Class of 1997
He no longer thunders through turn four with dust swirling, nor speeds down the front straightaway everyone to take the checkered flag, those who knew Ralph Earnhardt can see him still. He was the epitome of a race car driver.
Ralph Lee Earnhardt was born February 23, 1928, in Kannapolis North Carolina. It was from there, in a garage behind his home that he began his life’s work – building race cars for himself and others. But more importantly, he drove these cars to hundreds of wins and countless State and track championships. He won the NASCAR Sportsman Championship in 1956, finished in the top ten of the NASCAR National Sportsman point standings six years and finished 17th in the NASCAR Grand National (now Winston Cup) point standings in 1961.
Ralph Earnhardt “Mr. Consistency,” preferred to race four to five times per week near his home rather than endure the hassle of traveling far from home, wife and children. He did, however, drive over 50 races in the Grand National (now Winston Cup) circuit for such renowned car builders as Cotton Owens and Lee Petty.
He was an innovator. He utilized tire stagger when no one else even knew what it was, built “bite” into his race cars and installed crash bars in the driver door for driver protection, undoubtedly saving many lives. Ralph never had to work on his car at a race track. He would just change tires, go out, and beat everyone. According to Ned Jarrett, “Ralph Earnhardt was absolutely the toughest race driver I ever raced against. On the dirt and asphalt short tracks in Sportsman competition, when you went to the track you knew he was the man to beat.”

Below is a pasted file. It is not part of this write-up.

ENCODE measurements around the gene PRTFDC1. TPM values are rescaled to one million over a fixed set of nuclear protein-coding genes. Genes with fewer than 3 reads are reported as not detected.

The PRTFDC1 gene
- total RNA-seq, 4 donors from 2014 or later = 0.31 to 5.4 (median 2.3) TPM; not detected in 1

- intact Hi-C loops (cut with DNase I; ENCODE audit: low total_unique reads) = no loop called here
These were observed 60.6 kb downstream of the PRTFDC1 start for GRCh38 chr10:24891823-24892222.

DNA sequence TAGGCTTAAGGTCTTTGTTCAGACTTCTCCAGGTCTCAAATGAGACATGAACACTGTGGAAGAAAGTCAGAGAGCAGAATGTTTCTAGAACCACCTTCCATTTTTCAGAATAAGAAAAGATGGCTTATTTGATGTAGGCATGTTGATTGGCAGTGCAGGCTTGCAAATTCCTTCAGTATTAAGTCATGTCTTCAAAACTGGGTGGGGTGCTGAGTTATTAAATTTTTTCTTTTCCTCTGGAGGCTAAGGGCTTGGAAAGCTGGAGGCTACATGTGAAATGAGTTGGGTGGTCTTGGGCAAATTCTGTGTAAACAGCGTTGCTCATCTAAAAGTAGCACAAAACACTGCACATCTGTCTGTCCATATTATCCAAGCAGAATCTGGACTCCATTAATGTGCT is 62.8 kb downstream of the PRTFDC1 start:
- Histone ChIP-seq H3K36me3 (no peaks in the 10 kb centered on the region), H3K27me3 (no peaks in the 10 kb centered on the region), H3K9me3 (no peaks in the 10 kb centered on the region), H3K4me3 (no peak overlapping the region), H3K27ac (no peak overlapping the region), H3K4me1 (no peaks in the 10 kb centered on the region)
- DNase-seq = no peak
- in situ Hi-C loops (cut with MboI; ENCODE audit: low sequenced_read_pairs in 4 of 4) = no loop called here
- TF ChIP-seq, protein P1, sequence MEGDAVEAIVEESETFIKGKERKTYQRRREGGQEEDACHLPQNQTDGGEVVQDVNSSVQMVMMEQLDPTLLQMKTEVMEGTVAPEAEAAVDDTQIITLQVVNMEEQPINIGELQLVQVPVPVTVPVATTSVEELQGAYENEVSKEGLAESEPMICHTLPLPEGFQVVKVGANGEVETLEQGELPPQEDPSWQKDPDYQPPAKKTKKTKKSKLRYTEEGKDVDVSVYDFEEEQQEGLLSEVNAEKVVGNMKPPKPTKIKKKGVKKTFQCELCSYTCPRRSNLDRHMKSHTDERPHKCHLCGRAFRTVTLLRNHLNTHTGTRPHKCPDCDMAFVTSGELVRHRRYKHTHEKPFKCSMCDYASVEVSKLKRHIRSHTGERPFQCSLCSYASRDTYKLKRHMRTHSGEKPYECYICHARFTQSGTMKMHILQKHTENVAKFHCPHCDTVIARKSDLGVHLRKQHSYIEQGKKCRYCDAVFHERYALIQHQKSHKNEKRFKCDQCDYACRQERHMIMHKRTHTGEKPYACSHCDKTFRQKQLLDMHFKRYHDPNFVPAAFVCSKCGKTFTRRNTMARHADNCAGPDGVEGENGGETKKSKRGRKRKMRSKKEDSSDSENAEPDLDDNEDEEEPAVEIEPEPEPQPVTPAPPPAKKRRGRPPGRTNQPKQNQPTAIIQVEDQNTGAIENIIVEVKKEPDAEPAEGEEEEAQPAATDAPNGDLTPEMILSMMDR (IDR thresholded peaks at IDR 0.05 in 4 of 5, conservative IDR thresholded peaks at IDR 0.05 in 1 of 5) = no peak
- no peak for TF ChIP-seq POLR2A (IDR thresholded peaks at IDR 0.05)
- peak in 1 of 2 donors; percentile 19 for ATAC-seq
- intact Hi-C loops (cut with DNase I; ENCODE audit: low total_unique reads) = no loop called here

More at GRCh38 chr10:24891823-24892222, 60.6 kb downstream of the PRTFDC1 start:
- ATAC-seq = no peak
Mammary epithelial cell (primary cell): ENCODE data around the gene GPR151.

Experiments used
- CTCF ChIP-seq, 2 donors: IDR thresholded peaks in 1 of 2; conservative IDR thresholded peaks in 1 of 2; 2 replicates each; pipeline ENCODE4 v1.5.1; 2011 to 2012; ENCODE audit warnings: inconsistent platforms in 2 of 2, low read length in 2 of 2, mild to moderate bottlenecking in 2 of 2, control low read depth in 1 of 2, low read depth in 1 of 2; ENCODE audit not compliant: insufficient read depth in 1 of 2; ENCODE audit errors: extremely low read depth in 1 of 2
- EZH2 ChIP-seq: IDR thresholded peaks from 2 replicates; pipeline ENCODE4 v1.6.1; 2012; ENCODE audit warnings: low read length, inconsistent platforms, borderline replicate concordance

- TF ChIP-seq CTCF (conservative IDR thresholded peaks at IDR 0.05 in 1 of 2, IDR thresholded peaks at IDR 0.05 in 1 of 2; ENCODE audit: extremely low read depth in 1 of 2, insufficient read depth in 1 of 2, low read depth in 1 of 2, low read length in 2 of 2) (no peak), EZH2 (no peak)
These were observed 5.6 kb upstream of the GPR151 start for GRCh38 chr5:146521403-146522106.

Ralph Earnhardt, the quintessential race driver whose career spanned 23 years of competition in NASCAR Modified, Sportsman and Grand National series, won more than 350 NASCAR races and never looked back.
Ralph Earnhardt passed away, from a heart attack, on September 26, 1973, at the age of 45.